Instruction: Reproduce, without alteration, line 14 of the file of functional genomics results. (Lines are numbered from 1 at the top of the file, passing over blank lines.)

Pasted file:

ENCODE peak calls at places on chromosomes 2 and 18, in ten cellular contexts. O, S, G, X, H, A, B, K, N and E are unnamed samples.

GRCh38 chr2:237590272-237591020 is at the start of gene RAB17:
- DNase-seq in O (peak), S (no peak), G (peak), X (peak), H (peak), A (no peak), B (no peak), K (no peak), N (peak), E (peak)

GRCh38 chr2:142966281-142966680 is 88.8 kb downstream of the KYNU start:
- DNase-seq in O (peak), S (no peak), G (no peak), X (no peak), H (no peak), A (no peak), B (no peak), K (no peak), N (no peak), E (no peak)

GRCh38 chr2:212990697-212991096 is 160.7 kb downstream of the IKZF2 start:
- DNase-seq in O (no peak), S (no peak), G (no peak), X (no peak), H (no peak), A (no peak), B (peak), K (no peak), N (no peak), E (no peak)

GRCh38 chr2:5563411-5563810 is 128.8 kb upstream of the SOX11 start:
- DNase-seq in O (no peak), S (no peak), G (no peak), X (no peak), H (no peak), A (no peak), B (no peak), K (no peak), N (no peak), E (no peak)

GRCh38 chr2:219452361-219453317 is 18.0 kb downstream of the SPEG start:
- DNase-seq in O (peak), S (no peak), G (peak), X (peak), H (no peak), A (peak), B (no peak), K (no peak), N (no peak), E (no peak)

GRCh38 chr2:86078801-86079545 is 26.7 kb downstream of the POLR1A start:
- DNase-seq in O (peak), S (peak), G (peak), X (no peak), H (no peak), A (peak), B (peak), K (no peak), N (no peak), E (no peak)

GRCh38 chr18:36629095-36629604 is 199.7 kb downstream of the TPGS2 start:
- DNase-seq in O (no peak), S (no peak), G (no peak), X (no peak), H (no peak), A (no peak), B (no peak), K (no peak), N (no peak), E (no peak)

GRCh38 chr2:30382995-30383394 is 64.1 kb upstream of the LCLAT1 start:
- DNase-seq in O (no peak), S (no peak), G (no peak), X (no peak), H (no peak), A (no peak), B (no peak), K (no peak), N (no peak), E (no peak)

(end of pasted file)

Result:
GRCh38 chr18:36629095-36629604 is 199.7 kb downstream of the TPGS2 start: